A Dirty Job Review
To be read with: a straight shot of your choice of gin, followed by Excel gum, because you know… Minty Fresh.

I am an acknowledged newcomer to the circles of Christopher Moore fandom. For my birthday I requested that my family members send me their favourite books as gifts. This resulted in A Dirty Job coming through the post from my lovely sister-in-law Jenny. I had seen the book covers before and written them off as heavy-handed satire, quite literally judging a book by it’s cover. I must say, I am a changed woman.

To say that I am a diehard Vonnegut fan would be an understatement, but so it goes, and I have found a new kindred spirit in Christopher Moore. He employs the same model of hiding incredibly insightful world and philosophical views  under a veil of sarcasm and wit. It will be the most unlikely plot imaginable and you will read the way that Moore phrases something and think to yourself, that describes humanity perfectly. Also in keeping with Vonnegut are the concepts of the vastly flawed hero, and the of creating universes between books.

Charlie Asher as a human is a huge mess, but he is also profoundly likeable. The story is about an everyday man dropped unwittingly into an extraordinary set of situations and a lot of the time he reacts exactly as I would. As Asher’s wife dies shortly after childbirth, he happens upon a Death Merchant reaping her soul. He then becomes a Death Merchant himself and has to balance being a single father, a small business owner, and apparently a harbinger of doom while navigating his Russian and Chinese nannies and still trying to find time to date. Moore pairs sweet with crass in a lovely way, and I was hooked from the very first pages. The book also exists as a love letter to San Francisco, taking you on a tour of the city’s brightest and darkest places. This is my first foray into Moore’s constructed universe, but I’m sure I’ll explore a little further.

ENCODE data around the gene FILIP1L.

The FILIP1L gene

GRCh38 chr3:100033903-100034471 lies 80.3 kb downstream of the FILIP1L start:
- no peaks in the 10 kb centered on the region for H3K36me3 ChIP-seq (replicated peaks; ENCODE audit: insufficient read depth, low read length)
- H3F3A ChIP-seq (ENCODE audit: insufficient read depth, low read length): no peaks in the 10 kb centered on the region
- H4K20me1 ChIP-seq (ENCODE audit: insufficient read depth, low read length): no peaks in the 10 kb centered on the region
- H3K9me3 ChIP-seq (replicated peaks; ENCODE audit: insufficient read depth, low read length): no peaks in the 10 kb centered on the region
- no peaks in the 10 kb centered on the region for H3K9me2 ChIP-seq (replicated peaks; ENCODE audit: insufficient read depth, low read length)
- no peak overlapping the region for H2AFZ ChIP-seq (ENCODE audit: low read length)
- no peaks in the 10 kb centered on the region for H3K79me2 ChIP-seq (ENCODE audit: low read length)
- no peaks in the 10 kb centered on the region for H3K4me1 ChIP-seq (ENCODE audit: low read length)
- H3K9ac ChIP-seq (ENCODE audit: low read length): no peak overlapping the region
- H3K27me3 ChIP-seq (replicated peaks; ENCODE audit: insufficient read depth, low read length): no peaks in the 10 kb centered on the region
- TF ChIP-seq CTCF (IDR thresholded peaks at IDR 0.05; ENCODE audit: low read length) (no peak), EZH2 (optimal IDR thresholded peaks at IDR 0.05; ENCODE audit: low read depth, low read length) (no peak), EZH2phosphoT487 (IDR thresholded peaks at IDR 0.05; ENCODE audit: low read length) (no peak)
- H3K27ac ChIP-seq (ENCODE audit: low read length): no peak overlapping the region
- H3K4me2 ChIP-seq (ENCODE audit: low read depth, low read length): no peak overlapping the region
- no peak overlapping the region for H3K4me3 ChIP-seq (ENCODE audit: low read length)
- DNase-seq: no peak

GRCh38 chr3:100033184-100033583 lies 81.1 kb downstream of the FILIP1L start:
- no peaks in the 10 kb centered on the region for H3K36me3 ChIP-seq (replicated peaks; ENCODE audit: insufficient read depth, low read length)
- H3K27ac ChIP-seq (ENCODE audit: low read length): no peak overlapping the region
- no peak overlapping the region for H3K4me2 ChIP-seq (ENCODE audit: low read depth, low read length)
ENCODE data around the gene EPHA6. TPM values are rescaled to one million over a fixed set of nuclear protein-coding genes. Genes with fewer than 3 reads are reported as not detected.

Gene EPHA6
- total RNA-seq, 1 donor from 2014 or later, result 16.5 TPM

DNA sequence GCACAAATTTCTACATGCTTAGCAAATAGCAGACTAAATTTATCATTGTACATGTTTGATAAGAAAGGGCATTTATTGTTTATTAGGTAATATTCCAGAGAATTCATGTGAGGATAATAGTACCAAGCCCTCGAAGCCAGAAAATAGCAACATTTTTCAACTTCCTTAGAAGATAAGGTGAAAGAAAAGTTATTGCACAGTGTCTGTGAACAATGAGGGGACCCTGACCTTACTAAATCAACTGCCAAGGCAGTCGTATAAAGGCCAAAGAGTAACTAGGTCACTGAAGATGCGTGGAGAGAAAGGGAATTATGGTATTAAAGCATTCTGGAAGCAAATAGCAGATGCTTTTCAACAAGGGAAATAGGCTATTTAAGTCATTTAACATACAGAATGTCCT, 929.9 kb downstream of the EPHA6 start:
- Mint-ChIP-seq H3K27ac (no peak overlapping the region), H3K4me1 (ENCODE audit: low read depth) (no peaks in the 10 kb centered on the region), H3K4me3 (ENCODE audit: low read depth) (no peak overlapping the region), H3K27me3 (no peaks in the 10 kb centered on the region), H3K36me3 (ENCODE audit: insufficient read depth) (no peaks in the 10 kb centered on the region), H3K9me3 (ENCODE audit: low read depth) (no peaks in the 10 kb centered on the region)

Because the book covers are so distinct, I was approached many times while reading in public, with people telling me how much they enjoyed the book, asking if I liked it and had read others, or even just which part I was at. This is how I discovered that minor characters in this book overlap with other books and that Christopher Moore has created a verifiable universe of moving parts and characters. This is one of the many aspects I liked of reading Vonnegut- the feeling that a beloved character from another book you liked may show up at any point in time.

This book was witty, gory, and hugely enjoyable. I am glad to have been finally brought into the fold of Christopher Moore fiction. I can’t wait to read the new sequel to A Dirty Job and find out even more of my friends enjoy him as well.


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